As Hamilton moves into the second phase of COVID-19 vaccinations, the city revealed that seniors 80 years and older in retirement homes and other congregate settings are likely next in line for the shot when shipments arrive.
Medical officer of health Dr. Elizabeth Richardson says some retirement homes have already begun that process for seniors in facilities where people eat together in formal dining rooms.
More details on the city’s vaccination strategy are set for the next public health board meeting on Friday.
Richardson says larger-scale clinics are one of the models being considered as well as more mobile clinics.
“We want to be very mindful about mobility and ease of access to those sites,” said Richardson.
‘This is a group we’ve been saying that you need to stay at home.”
After a month-long lull, Canada is expecting more than 400,000 doses of the Pfizer-BioNTech COVID-19 vaccine this week and another 168,000 doses of the Moderna vaccine – two-thirds of what had been promised.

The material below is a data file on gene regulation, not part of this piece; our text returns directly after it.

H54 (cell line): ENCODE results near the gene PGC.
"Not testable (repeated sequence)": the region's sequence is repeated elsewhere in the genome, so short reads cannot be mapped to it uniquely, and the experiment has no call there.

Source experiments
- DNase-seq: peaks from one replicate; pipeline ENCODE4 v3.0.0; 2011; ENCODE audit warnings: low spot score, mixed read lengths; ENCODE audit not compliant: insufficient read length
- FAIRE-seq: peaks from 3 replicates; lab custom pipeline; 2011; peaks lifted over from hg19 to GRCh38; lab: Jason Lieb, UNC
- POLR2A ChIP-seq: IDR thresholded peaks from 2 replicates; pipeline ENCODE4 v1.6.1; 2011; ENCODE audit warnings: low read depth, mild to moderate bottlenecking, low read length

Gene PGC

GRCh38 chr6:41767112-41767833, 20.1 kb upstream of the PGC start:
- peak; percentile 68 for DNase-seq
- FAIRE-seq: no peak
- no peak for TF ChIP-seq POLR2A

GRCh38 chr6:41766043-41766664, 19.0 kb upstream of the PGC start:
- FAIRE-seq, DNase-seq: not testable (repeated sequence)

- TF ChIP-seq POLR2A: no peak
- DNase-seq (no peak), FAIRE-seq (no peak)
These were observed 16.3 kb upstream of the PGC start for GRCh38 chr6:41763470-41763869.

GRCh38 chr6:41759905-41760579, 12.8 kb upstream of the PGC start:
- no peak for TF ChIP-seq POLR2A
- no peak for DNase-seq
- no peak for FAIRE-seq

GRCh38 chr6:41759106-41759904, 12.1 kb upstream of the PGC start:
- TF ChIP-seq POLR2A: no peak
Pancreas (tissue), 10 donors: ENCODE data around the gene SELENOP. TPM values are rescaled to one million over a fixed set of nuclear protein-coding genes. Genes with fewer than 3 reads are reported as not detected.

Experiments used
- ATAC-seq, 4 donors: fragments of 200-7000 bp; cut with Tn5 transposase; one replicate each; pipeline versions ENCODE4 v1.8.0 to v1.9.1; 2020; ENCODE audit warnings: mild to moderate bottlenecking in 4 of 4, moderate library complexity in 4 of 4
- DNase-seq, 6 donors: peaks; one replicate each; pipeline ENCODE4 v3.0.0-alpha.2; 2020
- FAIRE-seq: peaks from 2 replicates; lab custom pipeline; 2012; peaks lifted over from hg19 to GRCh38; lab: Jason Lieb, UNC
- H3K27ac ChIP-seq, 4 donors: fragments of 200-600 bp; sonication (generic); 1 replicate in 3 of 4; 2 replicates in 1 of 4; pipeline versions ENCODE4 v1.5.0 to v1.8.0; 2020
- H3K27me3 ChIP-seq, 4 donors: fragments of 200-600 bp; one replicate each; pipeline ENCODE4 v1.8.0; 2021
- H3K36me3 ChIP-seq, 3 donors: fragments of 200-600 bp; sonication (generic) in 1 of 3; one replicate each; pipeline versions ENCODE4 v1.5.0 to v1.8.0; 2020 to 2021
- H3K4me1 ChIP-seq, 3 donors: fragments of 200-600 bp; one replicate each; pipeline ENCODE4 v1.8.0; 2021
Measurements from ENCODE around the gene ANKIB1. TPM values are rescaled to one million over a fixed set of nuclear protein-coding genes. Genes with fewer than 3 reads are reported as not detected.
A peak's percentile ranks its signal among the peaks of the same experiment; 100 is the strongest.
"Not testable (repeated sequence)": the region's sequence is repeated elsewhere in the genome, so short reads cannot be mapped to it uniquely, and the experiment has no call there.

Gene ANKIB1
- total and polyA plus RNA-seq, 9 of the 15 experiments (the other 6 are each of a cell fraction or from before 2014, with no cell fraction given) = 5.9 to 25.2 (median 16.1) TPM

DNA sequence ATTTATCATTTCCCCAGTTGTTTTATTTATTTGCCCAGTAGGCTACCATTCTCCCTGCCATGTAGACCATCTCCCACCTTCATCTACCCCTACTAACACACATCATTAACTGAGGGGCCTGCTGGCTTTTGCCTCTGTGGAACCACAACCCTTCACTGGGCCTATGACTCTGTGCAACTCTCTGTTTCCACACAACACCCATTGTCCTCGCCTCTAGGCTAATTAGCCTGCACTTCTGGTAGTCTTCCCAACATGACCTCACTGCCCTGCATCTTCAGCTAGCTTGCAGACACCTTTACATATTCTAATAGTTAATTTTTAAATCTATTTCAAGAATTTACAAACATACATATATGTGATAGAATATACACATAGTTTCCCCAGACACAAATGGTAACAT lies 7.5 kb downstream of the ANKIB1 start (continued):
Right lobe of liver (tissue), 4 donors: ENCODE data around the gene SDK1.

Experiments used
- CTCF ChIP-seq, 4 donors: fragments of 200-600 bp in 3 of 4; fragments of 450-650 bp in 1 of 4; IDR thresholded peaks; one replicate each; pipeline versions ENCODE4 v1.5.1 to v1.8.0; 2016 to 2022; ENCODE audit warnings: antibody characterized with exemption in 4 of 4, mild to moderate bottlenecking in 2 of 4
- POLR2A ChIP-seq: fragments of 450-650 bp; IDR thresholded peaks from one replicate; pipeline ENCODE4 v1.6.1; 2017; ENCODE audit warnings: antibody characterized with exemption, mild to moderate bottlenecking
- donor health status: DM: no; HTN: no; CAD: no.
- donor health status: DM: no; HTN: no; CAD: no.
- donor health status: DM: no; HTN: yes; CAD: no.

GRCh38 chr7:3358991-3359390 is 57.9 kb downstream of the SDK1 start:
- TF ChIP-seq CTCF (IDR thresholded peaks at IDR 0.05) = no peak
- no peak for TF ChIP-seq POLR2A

Hamilton is set to receive a “modest” amount of vaccines, in about the 5,000 to 6,000 dose range, according to public health.
Richardson says the amount is stagnant due to more communities across the province now eligible for vaccines.
“So we’re staying at about the same level of distribution, that’s why I’m saying it’s a fairly modest amount as we go forward,” said Richardson.
The city is expecting more towards the end of March as greater volumes of vaccines become more available.
The city’s first phase of vaccinations will continue on the weekend with patients at the satellite health facility downtown, St. Peter’s Hospital on Maplewood Avenue, and alternate level of care patients expected to get shots.
The Hamilton Health Sciences (HHS) fixed clinic is also expected to resume vaccinations for long-term care and high-risk retirement home staff, essential caregivers, and high-risk health-care workers on Friday.
“Certainly the expectation is that early in March will be able to start reaching out to this next phase of people, particularly those who are over 80,” said Richardson.
Also included in the next phase are more health-care workers, Indigenous adults and adult recipients of chronic home care.
Hamilton has administered 25,593 COVID-19 vaccine doses — 17,239 at the HHS fixed clinic and close to 8,354 through the mobile clinic.
About 14,000 doses have been given to health-care workers, with about 5,000 tied to a staffer at an LTCH or retirement home. Just over 4,400 shots have been given to residents in homes and almost 900 to essential caregivers.
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